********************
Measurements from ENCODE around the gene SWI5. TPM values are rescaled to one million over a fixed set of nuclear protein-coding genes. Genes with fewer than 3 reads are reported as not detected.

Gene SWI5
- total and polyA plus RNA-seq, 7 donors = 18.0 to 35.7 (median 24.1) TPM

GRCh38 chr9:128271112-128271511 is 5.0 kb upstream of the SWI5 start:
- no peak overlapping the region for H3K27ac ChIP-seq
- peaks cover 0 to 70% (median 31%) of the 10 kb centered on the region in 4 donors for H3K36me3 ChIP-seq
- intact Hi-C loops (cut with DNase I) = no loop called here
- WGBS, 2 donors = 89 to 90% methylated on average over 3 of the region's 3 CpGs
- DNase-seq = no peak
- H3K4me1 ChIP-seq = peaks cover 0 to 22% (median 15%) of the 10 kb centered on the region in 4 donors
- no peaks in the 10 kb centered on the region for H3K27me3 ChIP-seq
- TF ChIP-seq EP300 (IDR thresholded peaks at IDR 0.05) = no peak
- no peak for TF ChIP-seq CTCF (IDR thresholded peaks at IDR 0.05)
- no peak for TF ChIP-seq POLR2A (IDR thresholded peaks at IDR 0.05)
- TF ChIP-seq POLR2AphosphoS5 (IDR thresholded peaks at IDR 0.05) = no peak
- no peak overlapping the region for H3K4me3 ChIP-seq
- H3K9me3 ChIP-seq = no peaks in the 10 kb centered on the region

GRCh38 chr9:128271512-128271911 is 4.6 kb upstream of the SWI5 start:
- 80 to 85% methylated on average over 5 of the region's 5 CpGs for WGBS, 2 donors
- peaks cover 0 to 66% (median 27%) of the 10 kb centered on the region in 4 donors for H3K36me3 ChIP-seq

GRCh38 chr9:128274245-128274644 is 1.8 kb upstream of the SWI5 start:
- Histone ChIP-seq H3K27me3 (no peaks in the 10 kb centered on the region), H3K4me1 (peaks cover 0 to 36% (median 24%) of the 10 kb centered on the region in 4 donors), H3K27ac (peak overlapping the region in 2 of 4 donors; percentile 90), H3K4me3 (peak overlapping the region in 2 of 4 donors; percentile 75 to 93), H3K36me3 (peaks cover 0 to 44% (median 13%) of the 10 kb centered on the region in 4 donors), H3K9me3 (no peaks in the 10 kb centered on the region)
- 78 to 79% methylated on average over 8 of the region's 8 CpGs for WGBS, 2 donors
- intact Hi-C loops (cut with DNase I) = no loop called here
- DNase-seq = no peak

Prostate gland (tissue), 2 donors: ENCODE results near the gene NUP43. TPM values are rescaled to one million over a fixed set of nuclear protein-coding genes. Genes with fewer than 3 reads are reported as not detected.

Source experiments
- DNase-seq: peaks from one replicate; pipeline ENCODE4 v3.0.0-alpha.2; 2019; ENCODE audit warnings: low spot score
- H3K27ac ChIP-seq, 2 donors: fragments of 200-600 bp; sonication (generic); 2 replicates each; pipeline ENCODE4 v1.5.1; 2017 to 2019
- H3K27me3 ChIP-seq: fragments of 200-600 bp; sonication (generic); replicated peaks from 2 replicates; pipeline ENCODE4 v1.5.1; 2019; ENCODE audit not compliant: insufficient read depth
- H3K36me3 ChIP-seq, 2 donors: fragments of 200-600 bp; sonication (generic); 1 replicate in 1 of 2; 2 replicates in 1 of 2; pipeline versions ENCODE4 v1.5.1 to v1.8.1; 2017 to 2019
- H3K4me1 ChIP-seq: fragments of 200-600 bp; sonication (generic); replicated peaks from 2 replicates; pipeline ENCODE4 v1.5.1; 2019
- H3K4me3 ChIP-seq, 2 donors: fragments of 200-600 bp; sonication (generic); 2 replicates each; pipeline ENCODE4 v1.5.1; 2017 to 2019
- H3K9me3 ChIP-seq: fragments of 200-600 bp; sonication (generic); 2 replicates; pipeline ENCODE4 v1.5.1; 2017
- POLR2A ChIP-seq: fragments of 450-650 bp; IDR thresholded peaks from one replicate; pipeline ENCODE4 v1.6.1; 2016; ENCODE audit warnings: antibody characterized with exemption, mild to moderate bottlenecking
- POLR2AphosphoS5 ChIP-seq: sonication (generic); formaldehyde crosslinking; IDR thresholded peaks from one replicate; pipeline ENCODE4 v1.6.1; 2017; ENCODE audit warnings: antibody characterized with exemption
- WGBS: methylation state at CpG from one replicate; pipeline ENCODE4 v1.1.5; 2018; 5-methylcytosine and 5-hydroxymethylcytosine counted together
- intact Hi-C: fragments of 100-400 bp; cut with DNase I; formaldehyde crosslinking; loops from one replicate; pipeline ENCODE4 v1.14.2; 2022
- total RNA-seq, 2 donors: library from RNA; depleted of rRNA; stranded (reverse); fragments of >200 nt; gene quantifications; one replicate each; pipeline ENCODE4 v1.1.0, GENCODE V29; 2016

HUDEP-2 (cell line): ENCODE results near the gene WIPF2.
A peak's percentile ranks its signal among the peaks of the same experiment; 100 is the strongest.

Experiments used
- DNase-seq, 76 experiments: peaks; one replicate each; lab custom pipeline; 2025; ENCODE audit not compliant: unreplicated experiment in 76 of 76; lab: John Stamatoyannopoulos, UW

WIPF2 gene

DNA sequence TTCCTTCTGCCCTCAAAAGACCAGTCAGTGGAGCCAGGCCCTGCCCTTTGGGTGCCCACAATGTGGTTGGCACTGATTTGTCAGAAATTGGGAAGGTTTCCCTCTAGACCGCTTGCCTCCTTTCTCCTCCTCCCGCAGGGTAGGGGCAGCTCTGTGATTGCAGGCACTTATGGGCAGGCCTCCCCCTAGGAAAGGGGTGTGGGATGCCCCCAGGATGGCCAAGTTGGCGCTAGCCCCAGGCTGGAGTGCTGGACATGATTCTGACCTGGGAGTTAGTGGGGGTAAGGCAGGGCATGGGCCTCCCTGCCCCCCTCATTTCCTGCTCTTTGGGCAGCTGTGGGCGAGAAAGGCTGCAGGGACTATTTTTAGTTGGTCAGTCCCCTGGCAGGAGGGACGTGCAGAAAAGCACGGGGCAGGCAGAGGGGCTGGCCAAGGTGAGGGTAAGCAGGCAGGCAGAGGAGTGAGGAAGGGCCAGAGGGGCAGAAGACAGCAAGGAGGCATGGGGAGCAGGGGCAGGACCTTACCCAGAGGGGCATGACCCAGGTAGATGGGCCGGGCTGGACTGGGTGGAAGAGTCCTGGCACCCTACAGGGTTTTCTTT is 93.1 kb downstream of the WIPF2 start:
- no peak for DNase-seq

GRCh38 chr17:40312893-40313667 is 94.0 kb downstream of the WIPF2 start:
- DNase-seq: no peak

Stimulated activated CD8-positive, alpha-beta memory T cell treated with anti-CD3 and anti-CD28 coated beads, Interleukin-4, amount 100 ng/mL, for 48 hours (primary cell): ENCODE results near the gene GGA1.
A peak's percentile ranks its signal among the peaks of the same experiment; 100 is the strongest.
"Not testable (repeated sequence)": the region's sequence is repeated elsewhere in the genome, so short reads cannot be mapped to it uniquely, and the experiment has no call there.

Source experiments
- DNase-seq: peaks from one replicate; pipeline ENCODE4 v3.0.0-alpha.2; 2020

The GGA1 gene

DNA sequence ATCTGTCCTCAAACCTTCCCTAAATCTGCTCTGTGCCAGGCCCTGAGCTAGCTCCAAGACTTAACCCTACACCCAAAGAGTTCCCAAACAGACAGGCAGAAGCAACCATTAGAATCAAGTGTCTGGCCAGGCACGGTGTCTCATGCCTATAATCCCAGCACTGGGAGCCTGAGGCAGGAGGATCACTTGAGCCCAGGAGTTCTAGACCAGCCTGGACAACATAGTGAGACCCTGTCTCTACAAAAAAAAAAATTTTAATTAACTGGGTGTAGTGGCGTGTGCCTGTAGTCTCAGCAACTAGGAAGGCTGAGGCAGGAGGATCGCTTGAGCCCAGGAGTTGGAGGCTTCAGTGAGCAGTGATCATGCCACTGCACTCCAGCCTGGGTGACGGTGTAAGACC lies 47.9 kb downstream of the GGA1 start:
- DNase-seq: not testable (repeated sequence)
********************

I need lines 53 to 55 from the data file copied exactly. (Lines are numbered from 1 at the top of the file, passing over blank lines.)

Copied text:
- DNase-seq: peaks from one replicate; pipeline ENCODE4 v3.0.0-alpha.2; 2020

The GGA1 gene

DNA sequence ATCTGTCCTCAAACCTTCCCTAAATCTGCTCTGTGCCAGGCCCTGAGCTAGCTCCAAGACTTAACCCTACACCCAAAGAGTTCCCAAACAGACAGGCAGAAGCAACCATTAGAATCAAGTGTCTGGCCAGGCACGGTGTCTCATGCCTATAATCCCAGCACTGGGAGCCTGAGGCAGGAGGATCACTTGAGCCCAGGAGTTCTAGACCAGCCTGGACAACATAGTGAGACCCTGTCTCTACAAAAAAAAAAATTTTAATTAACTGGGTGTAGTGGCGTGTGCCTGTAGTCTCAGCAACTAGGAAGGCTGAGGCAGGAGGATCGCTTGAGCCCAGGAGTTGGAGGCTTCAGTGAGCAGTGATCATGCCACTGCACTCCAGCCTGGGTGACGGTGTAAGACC lies 47.9 kb downstream of the GGA1 start: